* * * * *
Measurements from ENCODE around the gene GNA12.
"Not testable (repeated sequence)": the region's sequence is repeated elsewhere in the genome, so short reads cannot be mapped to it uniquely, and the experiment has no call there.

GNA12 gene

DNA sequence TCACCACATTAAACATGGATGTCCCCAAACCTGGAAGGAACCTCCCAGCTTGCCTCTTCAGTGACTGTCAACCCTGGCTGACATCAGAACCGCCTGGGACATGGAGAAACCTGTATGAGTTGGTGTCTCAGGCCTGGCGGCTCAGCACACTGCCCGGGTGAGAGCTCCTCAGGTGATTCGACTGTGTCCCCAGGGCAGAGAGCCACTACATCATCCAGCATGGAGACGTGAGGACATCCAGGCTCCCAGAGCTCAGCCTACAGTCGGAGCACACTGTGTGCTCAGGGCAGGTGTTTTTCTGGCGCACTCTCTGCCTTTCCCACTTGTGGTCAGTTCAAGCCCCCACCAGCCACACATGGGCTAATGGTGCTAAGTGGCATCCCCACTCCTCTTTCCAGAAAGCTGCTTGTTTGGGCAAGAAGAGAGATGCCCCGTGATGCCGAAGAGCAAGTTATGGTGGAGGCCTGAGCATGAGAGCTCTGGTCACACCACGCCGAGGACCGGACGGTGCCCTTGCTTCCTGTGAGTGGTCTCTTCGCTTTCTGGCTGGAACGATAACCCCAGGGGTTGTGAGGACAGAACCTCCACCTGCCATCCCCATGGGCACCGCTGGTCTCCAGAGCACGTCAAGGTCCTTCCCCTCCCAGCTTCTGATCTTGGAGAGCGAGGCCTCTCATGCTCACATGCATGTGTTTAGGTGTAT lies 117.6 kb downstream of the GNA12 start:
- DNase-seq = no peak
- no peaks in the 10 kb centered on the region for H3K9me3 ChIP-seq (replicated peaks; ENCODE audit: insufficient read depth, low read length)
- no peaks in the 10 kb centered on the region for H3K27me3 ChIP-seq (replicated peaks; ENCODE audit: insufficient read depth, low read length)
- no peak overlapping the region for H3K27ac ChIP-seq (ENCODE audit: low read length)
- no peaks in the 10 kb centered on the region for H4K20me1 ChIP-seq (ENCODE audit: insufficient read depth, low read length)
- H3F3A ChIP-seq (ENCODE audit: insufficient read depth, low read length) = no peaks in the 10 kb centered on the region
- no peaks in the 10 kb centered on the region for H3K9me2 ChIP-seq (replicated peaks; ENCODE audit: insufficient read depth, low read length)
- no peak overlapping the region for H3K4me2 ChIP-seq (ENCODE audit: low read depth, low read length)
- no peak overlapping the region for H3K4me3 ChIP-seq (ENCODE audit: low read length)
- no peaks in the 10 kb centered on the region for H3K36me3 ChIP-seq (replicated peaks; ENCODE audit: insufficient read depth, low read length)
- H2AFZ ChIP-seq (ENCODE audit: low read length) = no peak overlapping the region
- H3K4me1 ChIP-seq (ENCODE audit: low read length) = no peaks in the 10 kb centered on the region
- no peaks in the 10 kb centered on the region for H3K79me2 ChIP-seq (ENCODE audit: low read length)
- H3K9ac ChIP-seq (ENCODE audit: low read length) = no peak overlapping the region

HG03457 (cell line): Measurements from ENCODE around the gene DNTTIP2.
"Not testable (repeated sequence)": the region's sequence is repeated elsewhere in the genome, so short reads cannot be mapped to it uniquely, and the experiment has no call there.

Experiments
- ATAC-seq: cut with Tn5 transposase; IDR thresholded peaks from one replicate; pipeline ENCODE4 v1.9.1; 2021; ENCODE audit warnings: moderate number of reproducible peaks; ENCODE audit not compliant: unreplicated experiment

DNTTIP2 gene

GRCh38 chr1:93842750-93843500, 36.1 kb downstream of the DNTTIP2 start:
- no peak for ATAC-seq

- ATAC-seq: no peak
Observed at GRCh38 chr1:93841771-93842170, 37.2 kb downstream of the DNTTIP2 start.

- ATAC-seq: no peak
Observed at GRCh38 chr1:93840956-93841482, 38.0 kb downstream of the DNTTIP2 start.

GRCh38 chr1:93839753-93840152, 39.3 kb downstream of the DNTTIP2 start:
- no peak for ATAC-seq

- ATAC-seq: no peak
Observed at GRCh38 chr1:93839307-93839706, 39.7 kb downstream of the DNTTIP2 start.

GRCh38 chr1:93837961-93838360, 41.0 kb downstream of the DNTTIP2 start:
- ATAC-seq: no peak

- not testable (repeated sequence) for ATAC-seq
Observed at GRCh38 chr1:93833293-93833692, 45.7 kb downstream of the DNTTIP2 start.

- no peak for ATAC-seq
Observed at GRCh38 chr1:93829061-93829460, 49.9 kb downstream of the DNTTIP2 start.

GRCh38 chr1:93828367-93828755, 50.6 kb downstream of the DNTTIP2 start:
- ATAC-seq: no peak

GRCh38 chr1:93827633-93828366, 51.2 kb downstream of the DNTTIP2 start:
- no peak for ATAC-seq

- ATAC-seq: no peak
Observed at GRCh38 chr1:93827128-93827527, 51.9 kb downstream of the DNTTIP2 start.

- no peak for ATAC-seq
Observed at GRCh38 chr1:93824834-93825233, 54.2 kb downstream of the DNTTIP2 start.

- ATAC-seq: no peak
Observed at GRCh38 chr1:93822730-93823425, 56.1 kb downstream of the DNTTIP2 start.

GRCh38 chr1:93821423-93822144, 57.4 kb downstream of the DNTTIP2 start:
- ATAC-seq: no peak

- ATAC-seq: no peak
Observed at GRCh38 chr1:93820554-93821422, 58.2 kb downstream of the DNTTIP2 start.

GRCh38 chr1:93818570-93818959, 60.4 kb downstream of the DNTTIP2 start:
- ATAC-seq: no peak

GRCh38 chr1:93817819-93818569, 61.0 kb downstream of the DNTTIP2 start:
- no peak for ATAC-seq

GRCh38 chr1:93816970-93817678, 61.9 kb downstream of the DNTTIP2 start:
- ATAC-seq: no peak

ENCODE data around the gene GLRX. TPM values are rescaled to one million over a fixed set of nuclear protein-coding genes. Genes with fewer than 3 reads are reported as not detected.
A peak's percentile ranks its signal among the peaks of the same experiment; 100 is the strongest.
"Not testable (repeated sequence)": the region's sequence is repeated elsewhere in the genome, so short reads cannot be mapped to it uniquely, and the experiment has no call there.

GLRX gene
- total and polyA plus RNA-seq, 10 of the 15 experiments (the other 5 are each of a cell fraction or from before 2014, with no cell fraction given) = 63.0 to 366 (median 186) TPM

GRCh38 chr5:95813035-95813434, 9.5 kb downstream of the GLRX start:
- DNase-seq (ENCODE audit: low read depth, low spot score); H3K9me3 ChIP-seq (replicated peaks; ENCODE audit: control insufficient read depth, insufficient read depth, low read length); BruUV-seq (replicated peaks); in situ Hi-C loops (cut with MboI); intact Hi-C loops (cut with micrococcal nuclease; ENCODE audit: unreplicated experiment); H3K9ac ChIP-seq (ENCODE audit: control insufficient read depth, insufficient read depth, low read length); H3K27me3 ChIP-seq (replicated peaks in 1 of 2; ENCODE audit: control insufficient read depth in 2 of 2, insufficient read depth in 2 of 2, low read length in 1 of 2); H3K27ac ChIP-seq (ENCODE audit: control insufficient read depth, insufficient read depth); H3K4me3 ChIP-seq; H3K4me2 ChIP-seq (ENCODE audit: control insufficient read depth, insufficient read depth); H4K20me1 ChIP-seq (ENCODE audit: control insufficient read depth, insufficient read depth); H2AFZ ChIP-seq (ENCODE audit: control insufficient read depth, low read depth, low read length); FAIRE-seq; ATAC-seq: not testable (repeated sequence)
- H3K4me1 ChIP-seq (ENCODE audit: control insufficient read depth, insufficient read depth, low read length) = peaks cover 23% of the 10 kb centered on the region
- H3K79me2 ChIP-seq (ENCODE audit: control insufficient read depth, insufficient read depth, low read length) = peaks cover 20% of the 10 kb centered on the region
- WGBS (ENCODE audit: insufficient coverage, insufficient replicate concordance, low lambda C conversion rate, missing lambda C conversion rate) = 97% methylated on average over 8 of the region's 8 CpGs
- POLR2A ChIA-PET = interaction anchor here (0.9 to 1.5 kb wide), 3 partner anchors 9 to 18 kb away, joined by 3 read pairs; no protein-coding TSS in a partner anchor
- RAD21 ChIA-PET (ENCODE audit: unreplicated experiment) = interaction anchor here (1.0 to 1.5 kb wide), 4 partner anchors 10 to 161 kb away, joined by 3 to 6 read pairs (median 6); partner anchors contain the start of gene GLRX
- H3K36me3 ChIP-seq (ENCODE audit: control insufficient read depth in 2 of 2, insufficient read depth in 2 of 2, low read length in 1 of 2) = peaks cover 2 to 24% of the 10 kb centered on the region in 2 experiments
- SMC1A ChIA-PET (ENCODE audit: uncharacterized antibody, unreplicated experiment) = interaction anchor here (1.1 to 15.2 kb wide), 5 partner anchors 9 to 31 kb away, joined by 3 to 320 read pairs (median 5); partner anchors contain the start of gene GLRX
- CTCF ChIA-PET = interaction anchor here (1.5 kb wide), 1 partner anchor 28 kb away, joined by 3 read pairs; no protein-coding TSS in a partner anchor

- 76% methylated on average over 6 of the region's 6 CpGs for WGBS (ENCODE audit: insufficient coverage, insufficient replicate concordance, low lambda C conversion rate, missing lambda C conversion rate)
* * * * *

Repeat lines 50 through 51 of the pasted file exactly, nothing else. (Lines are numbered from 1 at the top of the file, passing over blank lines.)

GRCh38 chr1:93821423-93822144, 57.4 kb downstream of the DNTTIP2 start:
- ATAC-seq: no peak